….Fast forward to July 2021 and the beer is ready for blending decisions to be made! The beers have been resting in a mixture of French red wine and neutral American oak for anywhere between one and three years. Each and every barrel had a sample taken and was tasted individually to assess their major flavour characteristics to see what they would contribute to the final beer (and to check for any flavour faults). Happily we didn’t find any off flavours in any of the barrels, but some had a more pronounced wood character than others. The volume of each was carefully considered to make sure the resulting blend showcased the very best that the beer could be.

And we’re now into September, and that “resulting blend”, around 50% of which is the brew outlined above, is due to be released next week! Introducing Sheffield Red – Barrel Aged Sour (5.8%). Tart upfront, there’s a burst of acidity from the very first sip. An abundance of red fruit flavours, grape skin tannins and sour cherry notes, all pulled together by a gently oaky backbone.

The beer will be available in keg and can from next week, and will be one of the beers in the spotlight at our Funk Fest mixed fermentation multi-venue beer festival! As well as pouring at some of the participating venues (more on that coming soon) cans will also be included as part of a special festival tasting set, which will be available on our online shop to pre-order very soon!



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Funk Fest 2021

Funk Fest 2021

Hi, funky beer fans!

The MegaGoat is BACK… in a slightly different format!

Since the last time we held an event at the brewery back in September 2019, things have changed in so many ways. Amongst these, we’ve acquired a canning line and extended our online shop operation, both of which take up lots of space in a venue which was not exactly blessed with spaciousness to start with (as those of you who’ve visited us before will be aware)! With uncertainty still in the air, we just don’t have the room to safely and responsibly welcome people inside.  All of this means that we’re not currently able to hold an event actually within the brewery itself.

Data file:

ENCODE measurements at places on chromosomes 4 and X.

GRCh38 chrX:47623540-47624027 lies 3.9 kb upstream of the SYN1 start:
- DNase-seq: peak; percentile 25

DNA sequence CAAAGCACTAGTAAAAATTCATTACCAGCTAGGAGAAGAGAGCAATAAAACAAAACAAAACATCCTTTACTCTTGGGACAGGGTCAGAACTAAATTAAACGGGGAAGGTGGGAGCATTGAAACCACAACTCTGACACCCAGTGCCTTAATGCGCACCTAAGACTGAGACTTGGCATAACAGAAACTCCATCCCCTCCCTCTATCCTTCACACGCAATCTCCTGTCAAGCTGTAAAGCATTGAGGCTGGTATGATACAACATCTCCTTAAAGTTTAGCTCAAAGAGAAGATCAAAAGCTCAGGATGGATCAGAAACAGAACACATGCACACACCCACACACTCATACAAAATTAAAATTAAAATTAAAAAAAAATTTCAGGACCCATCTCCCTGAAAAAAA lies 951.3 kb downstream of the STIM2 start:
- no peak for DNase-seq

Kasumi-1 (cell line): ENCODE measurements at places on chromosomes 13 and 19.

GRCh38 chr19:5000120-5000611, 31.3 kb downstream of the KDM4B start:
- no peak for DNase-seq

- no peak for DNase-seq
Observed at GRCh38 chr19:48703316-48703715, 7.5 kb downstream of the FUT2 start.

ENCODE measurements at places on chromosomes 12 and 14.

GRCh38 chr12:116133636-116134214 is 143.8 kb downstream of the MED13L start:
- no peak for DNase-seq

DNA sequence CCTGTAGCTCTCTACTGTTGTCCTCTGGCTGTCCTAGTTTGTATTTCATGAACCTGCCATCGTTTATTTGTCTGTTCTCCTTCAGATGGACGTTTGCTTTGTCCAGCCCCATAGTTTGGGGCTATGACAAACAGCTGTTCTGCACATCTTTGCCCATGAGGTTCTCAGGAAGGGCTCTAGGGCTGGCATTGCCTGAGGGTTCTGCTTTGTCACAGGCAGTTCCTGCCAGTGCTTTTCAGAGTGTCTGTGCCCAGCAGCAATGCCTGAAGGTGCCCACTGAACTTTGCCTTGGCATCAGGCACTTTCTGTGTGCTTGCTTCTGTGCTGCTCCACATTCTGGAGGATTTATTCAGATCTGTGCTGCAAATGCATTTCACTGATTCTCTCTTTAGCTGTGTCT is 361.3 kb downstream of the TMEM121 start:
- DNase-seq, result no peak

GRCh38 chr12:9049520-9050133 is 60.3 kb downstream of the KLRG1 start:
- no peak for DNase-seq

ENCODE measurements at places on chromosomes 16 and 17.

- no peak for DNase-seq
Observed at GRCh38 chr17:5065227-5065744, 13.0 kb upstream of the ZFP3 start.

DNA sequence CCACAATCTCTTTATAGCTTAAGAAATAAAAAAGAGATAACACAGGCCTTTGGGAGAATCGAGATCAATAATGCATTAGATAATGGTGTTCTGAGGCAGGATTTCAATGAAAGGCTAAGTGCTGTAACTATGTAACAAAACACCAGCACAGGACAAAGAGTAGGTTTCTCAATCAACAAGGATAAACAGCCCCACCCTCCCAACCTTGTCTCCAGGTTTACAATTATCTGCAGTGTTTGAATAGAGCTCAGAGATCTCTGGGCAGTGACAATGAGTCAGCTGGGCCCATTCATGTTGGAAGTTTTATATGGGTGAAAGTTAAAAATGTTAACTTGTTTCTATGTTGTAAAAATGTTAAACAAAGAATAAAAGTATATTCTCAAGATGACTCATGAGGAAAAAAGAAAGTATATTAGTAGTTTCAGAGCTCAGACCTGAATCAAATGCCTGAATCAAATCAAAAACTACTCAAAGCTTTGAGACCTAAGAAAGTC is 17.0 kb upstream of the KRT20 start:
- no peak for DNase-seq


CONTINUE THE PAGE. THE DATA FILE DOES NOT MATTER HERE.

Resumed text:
HOWEVER! Building on what we’ve started over the past three years, including 2020’s Funk Fest At Home, we’ve come up with a plan to share the funky beer love and make sure we’re offering something that’s accessible to everyone, alongside encouraging beer drinkers to support their wonderful local venues who have had a particularly tough time of it over the past year and a half. We’re really keen to support the wider industry, in keeping with the spirit of the festival and in celebration of the wonderful producers of these styles of beer.

And so… Presenting Funk Fest 2021: Mixed venue. Mixed media. Mixed fermentation.

Taking place from 25th-31st October, we’ll be working together with breweries, pubs, bars and beer shops around Sheffield and beyond, who will all be joining us in shouting about some amazing mixed fermentation and wild beers, ciders and even natural wines. If you’re a producer, retailer or venue that would like to be involved, please get in touch with anything you’d like to do to help us spread the mixed ferm word, we’d love to have you on board!